Forty years ago, the rumor that Paul McCartney had died, and that the Beatles had covered up his death while for some reason scattering clues of it in their albums, leapt from the counterculture to the mainstream, where it briefly transfixed millions. The key event in the rumor going viral was a Michigan Daily article by student Fred LeBour. Michigan Today recounts the story: On the morning of October 14, the university community awoke to the shocking and incredible report that one of the world's most popular and beloved entertainers was no more.
There has been much talk lately about how politics complicates the 2010 Census. (See this, this, and this.) Politics aside, it’s a daunting task to count each of the nearly 308 million residents of the United States once and only once. Some people are inevitably missed, while others are counted twice. The 2000 census actually double-counted (about 11.6 million) more than it undercounted (10.2 million). Duplicates included “snowbirds” who spent part of the year in a second home, as well as college students and those in the military or prison.
It is just about 30 years since the wall around Iran went up. And it is a few days away from fully 20 years since the Berlin Wall came down. The Berliner Mauer had been up for more than a quarter century, and its surface facing east, grim gray, was a metaphor for life in the German Democratic Republic. On its western face graffiti evoked the freer spirit of the half-city whose heart had nonetheless been broken by the Soviet goose step that divided it. And the Cold War was won on the very day the authorities of the D.D.R.
From a new cover story on Sarah Palin by Weekly Standard hack Matthew Continetti: Last week, when Joe Biden traveled to upstate New York to campaign for Democratic congressional candidate Bill Owens, the vice president took aim at Sarah Palin. "The fact of the matter is that Sarah Palin thinks the answer to energy was 'drill, baby, drill,' " Biden said.
Rembrandt’s J’Accuse Film Forum The Maid Elephant Eye Films Peter Greenaway, the British director who was educated as a painter, first came to wide attention in 1982 with The Draughtsman’s Contract, a silky comedy about seventeenth-century aristocrats. Greenaway then promptly set out not to build on this success, undertaking one eccentric film project after another. It was almost as if he were determined not to grow cumulatively, as most of the best directors have done. Of the Greenaway works that I have seen, only two of them--quite unlike each other--stand out in memory.
Yesterday, the Senate Environment and Public Works Committee voted to report out climate legislation, with ten Democrats voting yes, one Democrat (Montana’s Sen. Baucus) voting no, and all of the Republicans boycotting. If you look at the vote tally (using Project Vulcan data), you find that the states of senators voting "no" emitted 29.4 tonnes of carbon per capita, and the states of "yes" voters emitted 13.3 tonnes per capita, compared with a national average of 20.9 tonnes per capita. What do you think?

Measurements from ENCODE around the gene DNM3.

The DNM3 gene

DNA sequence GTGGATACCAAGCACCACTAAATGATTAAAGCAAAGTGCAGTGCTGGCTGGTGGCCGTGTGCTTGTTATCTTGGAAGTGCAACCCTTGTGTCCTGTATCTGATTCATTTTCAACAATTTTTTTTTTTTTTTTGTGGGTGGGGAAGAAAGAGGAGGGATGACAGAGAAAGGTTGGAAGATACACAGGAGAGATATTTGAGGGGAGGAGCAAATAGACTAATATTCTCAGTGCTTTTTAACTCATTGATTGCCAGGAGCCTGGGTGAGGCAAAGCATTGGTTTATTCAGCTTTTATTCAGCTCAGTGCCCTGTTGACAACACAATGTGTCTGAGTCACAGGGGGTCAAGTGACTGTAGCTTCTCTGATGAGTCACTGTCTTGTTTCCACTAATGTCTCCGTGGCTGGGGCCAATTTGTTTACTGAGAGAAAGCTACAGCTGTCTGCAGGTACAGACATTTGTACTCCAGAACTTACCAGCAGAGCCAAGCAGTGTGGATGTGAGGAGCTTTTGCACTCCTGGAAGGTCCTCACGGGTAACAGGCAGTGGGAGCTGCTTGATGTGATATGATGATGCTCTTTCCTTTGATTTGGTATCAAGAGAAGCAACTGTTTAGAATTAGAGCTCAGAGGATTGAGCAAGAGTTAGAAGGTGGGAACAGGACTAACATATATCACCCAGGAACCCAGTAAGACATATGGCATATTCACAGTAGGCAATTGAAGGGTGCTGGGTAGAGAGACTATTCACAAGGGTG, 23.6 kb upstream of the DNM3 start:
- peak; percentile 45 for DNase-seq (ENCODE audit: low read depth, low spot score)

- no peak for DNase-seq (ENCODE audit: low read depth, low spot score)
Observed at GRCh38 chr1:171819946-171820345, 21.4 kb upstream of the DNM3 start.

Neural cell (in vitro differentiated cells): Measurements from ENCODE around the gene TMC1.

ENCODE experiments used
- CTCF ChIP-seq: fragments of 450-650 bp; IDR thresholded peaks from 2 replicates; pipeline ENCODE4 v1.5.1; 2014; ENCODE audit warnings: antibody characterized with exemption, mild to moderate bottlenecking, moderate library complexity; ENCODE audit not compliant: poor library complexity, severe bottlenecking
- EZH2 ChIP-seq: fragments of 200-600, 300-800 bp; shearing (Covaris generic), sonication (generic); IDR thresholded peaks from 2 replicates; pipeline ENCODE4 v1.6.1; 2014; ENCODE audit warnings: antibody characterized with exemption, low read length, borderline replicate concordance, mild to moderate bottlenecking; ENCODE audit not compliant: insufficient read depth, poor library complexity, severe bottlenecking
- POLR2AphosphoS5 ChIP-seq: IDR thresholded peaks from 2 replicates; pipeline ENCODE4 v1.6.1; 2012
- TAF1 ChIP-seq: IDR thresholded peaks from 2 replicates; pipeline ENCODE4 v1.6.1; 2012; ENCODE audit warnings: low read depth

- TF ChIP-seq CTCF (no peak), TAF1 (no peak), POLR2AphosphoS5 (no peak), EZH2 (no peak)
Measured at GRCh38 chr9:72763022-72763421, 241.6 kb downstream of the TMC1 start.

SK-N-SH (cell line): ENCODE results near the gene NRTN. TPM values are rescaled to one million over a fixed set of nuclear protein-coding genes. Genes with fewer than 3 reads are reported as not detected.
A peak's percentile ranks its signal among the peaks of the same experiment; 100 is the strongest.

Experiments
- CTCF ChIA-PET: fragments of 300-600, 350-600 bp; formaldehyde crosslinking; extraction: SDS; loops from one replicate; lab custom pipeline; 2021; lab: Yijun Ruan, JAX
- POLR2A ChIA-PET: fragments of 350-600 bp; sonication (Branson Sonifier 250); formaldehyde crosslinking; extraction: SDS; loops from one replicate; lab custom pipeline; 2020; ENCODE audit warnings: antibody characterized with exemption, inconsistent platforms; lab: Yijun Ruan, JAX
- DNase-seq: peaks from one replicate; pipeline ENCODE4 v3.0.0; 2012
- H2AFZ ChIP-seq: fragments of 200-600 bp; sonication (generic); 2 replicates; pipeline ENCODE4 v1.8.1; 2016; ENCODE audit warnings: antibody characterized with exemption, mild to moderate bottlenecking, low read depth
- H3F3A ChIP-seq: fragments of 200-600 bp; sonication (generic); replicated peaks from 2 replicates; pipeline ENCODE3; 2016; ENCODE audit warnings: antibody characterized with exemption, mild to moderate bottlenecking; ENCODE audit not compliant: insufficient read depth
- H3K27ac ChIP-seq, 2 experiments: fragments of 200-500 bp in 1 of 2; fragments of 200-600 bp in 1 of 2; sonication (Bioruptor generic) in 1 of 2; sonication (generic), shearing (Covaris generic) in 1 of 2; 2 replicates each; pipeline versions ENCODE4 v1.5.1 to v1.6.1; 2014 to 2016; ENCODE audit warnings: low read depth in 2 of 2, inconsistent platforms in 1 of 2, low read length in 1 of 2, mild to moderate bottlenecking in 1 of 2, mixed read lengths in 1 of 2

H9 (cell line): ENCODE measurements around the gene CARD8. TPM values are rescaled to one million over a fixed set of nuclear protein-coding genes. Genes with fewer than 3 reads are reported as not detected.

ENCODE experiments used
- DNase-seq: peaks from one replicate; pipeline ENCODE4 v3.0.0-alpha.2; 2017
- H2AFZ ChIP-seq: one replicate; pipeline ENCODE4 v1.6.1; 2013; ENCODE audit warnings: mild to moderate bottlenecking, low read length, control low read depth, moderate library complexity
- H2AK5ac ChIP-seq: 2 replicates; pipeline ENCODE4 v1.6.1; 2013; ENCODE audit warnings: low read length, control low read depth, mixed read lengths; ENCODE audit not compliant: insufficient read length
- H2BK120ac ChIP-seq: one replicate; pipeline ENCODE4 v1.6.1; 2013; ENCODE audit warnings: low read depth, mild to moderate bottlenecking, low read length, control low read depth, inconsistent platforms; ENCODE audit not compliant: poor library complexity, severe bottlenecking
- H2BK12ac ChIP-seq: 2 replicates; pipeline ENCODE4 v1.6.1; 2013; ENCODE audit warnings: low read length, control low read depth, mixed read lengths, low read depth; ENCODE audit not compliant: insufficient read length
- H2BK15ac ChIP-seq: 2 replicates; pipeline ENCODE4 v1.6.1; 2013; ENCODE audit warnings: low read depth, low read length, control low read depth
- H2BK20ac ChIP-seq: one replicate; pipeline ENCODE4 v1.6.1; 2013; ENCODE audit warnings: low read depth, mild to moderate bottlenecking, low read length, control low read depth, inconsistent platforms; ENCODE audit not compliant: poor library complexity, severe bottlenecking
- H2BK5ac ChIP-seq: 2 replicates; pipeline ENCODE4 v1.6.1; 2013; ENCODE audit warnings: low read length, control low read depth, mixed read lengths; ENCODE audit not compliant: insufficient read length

A little less than a month ago, the Blue Cross Blue Shield Association--the trade group representing state-based Blue Cross and Blue Shield plans--released a misleading study suggesting that health care reform would mean higher premiums for small businesses and individuals buying coverage on their own. The basis for the findings were calculations by the consulting firm, Oliver Wyman.
Amid the dark clouds of the Great Recession, more than a few people have identified a possible silver lining--reduced inequality in America. Job losses on Wall Street, and talk of reining in executive pay and raising taxes on the wealthy, suggest at least a temporary end to rapid growth of salaries at the highest end of the market--a trend which produced the highest share of income on record for the nation’s top 10 percent of families in 2007. But this is short-term thinking at best.
For anyone who fears he or she may hold Hollywood studio executives in insufficiently low esteem, the Wall Street Journal offers this trend story: Soon to be starring in his own feature-length film with Universal Pictures: Stretch Armstrong, the pliant, muscle-bound doll whose roots go back to the 1970s. Big Wheel, the plastic tricycle, has its own TV show in the works. Even the board game Risk has a deal for a film, to be co-produced by star Will Smith.... John Fogelman represents the likes of Courteney Cox, Whoopi Goldberg and director J.J.
EAST BRUNSWICK, N.J. -- Tuesday's elections were a rebuke to the right wing and a warning to Democrats. They were also a timely reminder that President Obama needs to tune up his celebrated political organization and find a way to make Americans feel hopeful again. The night's biggest loser was the national conservative political machine--the wealthy tax-cutters at the Club for Growth and the Palin-Limbaugh-Beck complex.